Wednesday :: Apr 23, 2008

Toward Collapse

by Turkana


Joanne Johnson's first chance to explore the fastest-melting glaciers of the West Antarctic Ice Sheet came unexpectedly, nearly two years ahead of schedule. But it was also overdue.

Satellite data and ground-based measurements had raised alarms that fast-flowing glaciers near Pine Island Bay could disintegrate completely, raising global sea levels by a metre. Yet Johnson, whose work has now validated concerns that the glaciers there are melting rapidly, was the first to set foot on the region's rocky bluffs in four decades....

The crucial clues were beryllium-10 and certain other isotopes, formed in the granite when boulder-bearing glacial currents shrank back from mountaintops and left the rocks high and dry — and exposed to cosmic rays from space. As the isotopes accumulate over time in ice-free rock, they provide a measure of when — and how quickly — the glaciers thinned. Lacking that historic perspective, scientists couldn't be sure that the melting seen today is much different from the ice sheets' past behaviour....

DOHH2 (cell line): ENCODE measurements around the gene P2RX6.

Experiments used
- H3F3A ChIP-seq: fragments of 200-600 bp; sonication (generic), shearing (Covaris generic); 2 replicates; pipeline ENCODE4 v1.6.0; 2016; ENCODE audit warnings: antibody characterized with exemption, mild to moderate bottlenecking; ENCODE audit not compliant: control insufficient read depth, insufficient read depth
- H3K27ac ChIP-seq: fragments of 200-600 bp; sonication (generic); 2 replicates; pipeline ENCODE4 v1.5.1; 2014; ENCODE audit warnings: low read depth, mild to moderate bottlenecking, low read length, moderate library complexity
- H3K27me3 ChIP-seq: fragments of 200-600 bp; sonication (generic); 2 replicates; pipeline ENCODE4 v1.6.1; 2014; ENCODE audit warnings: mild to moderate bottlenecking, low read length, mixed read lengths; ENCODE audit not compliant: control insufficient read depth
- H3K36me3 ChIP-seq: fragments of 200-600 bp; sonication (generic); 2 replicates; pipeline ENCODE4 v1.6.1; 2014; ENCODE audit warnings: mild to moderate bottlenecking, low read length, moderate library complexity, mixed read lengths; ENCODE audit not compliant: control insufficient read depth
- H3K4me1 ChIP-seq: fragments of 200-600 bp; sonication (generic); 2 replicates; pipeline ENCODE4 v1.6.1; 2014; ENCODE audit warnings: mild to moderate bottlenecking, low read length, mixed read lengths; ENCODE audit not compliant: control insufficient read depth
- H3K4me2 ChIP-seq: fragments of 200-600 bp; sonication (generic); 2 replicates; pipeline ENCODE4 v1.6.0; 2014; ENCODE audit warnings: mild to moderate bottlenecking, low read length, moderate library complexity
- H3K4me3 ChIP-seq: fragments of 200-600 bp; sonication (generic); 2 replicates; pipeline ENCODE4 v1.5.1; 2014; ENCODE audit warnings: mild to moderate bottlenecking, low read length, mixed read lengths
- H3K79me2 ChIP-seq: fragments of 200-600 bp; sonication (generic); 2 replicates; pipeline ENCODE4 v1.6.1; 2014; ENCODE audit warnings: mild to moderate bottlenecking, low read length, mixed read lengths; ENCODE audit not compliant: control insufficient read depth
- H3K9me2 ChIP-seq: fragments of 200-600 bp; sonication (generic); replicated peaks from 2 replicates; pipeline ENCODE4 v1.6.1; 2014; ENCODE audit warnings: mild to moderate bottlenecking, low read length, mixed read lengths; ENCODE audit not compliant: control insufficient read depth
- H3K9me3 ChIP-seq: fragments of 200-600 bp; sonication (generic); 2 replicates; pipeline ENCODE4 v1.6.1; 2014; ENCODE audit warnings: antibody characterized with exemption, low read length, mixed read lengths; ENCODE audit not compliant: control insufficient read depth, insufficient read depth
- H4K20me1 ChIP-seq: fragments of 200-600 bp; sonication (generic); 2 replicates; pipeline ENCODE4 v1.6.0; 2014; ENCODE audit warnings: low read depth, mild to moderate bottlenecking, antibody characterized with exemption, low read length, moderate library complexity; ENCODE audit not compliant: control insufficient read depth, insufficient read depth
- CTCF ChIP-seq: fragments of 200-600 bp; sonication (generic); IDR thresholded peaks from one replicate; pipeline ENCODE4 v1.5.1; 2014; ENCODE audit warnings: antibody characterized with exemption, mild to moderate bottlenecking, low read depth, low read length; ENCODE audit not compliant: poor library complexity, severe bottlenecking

The recently published analyses (Geology 36, 223–226; 2008) show that the glaciers have been thinning for at least 14.5 thousand years at approximately 2.3–3.8 centimetres per year, on average. Contrasted with the 1.6-metre-per-year deglaciation detected by satellite from 1992 to 1996, Johnson's results support fears that global warming is pushing the glaciers toward collapse. The sparse initial measurements will be filled in by forthcoming data, including some from Johnson's colleagues, who have just returned to find the sea ice much tamer.

Turkana :: 8:11 PM :: Comments (13) :: Digg It!